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Cookies are a very important method for maintaining state on the Web. "State" in this case refers to an application's ability to work interactively with a user, remembering all data since the application started, and differentiating between users and their individual data sets.
An analogy I like to use is a laundry cleaner's shop. You drop something off, and get a ticket. When you return with the ticket, you get your clothes back. If you don't have the ticket, then the laundry man doesn't know which clothes are yours. In fact, he won't be able to tell whether you are there to pick up clothes, or a brand new customer. As such, the ticket is critical to maintaining state between you and the laundry man.
Unfortunately, HTTP is a "stateless" protocol. This means that each visit to a site (or even clicks within a site) is seen by the server as the first visit by the user. In essence, the server "forgets" everything after each request, unless it can somehow mark a visitor (that is, hand him a "laundry ticket") to help it remember. Cookies can accomplish this.
What is a Cookie?
A cookie is a text-only string that gets entered into the memory of your browser. The value of a variable that a website sets. If the lifetime of this value is set to be longer than the time you spend at that site, then this string is saved to file for future reference.
Where did the term cookies come from?
According to an article written by Paul Bonner for Builder.Com on 11/18/1997:
Lou Montulli, currently the protocols manager in Netscape's client product division, wrote the cookies specification for Navigator 1.0, the first browser to use the technology. Montulli says there's nothing particularly amusing about the origin of the name: 'A cookie is a well-known computer science term that is used when describing an opaque piece of data held by an intermediary. The term fits the usage precisely; it's just not a well-known term outside of computer science circles.'
Where Can I Get More Information?
There's a great article about cookies on Marshall Brain's
How Stuff Works. Worth a look!
The World Wide Web Consortium has an excellent FAQ to answer the majority of Internet and Web-related questions. You can read their topic:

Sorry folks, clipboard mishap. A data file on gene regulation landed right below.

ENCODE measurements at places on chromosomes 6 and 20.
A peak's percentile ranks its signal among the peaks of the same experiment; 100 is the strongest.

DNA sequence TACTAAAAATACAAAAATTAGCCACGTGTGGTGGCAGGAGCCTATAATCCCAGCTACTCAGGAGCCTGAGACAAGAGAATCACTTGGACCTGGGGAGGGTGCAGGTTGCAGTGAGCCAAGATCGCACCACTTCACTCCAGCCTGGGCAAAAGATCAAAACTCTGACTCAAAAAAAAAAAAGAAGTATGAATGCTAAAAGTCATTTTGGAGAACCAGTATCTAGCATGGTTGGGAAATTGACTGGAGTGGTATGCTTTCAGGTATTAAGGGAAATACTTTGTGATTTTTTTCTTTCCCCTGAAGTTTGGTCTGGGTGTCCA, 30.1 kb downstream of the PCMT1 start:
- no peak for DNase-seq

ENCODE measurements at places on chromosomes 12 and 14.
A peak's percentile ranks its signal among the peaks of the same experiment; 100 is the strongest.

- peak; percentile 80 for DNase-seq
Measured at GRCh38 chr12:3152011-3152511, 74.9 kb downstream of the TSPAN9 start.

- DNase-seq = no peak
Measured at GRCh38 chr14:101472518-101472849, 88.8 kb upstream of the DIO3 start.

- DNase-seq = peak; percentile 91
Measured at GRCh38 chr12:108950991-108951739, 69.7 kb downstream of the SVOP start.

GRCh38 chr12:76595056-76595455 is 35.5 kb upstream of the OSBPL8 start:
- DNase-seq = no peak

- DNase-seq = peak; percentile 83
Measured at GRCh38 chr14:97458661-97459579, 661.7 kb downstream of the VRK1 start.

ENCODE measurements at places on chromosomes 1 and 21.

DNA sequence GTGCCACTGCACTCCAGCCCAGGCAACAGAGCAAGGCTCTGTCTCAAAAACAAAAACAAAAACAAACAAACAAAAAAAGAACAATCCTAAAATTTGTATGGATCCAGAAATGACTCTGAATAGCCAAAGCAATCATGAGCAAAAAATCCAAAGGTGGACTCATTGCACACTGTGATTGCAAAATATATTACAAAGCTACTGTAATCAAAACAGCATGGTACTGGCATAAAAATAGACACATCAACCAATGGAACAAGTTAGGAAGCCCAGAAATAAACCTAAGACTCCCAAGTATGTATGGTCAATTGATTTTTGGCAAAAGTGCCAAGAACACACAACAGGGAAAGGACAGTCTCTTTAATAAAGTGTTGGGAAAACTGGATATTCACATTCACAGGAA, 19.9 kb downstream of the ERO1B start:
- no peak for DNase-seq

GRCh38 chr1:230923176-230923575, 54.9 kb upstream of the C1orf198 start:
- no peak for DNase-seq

Do 'Cookies' Pose any Security Risks?
Are Cookies a Threat to My Privacy?
The sad truth is that revealing any kind of personal information opens the door for that information to be spread.
Consider the growing trend of technology conveniences in our lives. We use "frequent buyer" cards at supermarkets and gas stations. We place electronic tags on our cars to pay tolls faster and easier. We let banks pay our bills for us automatically each month without checks.
While each of these technologies (and others like them) have made our lives more convenient, each time we use them exposes us to a loss of privacy. Stores know what foods you eat. Gas stations know how much you spend on gas per fill-up. Turnpike operators know how fast you drive on their highways. Banks know how you spend your money each month.
It's the same with cookies. In fact, one may argue that cookies in the long-run will be less damaging to privacy efforts than those technologies described above. If you're going to single-out cookies as your sole vulnerability to personal privacy, you should re-examine how you live your daily life.
The never-ending ethical debate associated with these facts shall be left to other forums. However, it is wise to consider carefully the information you collect and share over the Internet.
The above information is from The Unofficial Cookie FAQ by David Whalen.